But aint that always the way.
    People prefer to watch shit like fluffy cats on youtube than something with content.

  19. It irks me a bit too that my tests get higher ratings when they reveal a new capability of a camera, but that is what people in this context are interested in, so it is understandable and clearly labeled as a test. This viral isn’t clearly labeled as a big B&H ad, which is what it has become.

  20. I just see that this blog is also making B&H (and Canon) a huge favor by covering this story… :)

  21. Hi Andrew – I feel your pain on this one. Yeah I picked up the video on my blog. But I just thought it was idiotic is all. Over time I have been distancing myself from such things. Don’t forget, the photography world is now infested with the least common denominator of the population. Yeah, sorry to sound haughty, but it’s true. I strive for some original content on my blog, I recently wrote a piece on the Andreas Gursky $4.3 million photo silliness which 5 people probably read. My pursuit to get out of my creative box as I muse and write about it has an audience of about 3. It’s all about Which Button Do I Push to Do That, 10 Tips to Shoot Perfect Fireworks, Glamour Retouch in 3 Minutes or Less. It’s Unbox Your New Gear So I Can Salivate. What bullsh&t. It’s all hit and run and move on to the next big thing.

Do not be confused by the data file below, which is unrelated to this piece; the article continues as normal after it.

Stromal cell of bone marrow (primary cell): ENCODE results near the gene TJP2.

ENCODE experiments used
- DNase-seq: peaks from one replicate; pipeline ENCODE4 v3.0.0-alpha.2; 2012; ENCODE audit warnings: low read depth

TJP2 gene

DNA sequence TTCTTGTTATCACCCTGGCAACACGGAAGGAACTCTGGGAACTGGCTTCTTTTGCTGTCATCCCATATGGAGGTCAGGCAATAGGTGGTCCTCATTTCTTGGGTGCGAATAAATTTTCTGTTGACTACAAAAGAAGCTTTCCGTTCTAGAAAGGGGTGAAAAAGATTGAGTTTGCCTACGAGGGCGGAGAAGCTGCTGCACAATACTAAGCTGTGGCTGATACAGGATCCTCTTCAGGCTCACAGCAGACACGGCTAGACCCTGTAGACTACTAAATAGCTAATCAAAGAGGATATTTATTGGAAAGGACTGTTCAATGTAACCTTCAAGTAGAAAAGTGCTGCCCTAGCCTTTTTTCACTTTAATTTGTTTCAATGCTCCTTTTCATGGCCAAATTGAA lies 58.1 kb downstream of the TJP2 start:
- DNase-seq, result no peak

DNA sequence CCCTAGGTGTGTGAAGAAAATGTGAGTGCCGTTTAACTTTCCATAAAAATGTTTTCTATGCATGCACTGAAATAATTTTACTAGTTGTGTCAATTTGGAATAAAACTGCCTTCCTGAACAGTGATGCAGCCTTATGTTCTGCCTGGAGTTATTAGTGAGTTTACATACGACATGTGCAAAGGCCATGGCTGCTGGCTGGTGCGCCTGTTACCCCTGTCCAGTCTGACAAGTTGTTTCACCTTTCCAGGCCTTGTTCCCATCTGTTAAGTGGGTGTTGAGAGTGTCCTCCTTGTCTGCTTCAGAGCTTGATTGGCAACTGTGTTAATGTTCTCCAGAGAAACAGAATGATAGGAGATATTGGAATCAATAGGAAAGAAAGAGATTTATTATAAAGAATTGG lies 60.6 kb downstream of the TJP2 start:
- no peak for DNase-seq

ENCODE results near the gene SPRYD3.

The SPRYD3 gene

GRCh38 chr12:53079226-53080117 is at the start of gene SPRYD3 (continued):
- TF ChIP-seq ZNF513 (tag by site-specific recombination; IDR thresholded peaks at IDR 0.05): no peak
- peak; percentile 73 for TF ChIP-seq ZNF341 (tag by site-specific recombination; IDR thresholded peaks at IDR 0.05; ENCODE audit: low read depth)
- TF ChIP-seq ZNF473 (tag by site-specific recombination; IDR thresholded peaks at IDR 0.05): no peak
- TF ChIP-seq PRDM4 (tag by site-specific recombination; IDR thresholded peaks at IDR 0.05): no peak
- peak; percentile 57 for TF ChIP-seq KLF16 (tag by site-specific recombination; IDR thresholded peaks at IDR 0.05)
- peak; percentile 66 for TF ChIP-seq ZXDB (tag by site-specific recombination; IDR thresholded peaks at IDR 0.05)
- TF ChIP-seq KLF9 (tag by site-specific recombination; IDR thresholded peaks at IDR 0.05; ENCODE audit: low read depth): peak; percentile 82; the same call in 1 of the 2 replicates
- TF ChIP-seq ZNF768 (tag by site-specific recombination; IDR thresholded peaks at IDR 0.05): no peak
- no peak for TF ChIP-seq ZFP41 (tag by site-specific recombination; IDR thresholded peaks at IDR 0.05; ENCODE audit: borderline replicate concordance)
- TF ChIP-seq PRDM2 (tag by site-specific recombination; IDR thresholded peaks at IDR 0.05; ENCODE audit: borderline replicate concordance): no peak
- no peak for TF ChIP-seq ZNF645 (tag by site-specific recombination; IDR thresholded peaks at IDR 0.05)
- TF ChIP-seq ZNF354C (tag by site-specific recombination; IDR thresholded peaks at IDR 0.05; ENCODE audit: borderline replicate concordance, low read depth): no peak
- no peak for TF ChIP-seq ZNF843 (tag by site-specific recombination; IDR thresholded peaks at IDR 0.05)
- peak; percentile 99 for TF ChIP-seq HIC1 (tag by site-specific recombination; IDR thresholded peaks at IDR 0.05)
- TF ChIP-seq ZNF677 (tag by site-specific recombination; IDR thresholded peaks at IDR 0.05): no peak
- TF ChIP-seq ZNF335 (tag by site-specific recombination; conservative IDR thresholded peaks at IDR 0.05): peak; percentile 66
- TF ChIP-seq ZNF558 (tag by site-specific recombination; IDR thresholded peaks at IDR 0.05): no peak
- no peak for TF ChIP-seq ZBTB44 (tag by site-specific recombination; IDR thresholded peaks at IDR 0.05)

There was one shooter that I admired for a few years. So when I became Twitterized etc I naturally plugged him into my lists. But do you know what? Every post, and I mean every post by him is a plug. And no, it’s not Ken Rockwell. At least Ken admits he’s shameless. One night I took a good solid look at Mr Plugger’s work – and guess what? It’s basically crap. I guess if you buy plane tickets to foreign lands and get yourself a bunch of photoshop plugin packs, then write about it 5 times a day, you too can get noticed.

    So I just sift through the noise now and I’ve gotten back to my craft, to the stuff I really want to do. And I’ll keep writing for that audience of 3. Or maybe I’ll just go and drop my D3 into the ocean and hope for a replacement from Nikon.

  22. Here’s my take.

    First, it’s PR, not an ad. There is a difference.

    Here’s the bottom line, a 5dII user’s bad luck = a ton of eyeballs (photographer’s equivalent of rubber-necking on the highway). B&H sees an opportunity to emphasize their philosophy – – and they took it.

    Even though it’s not a paid advertising placement, they need solid return on investment for the $2,400 they shelled out—it only makes sense and to pretend otherwise is disingenuous. Yes, they latched onto a story, it’s how PR works. You either generate a story or you attach yourself to one. Is it unfair that other photographers who have lost cameras have to pay for replacements? Sure. But, as you said, if they replaced everyone’s busted camera they wouldn’t have a business.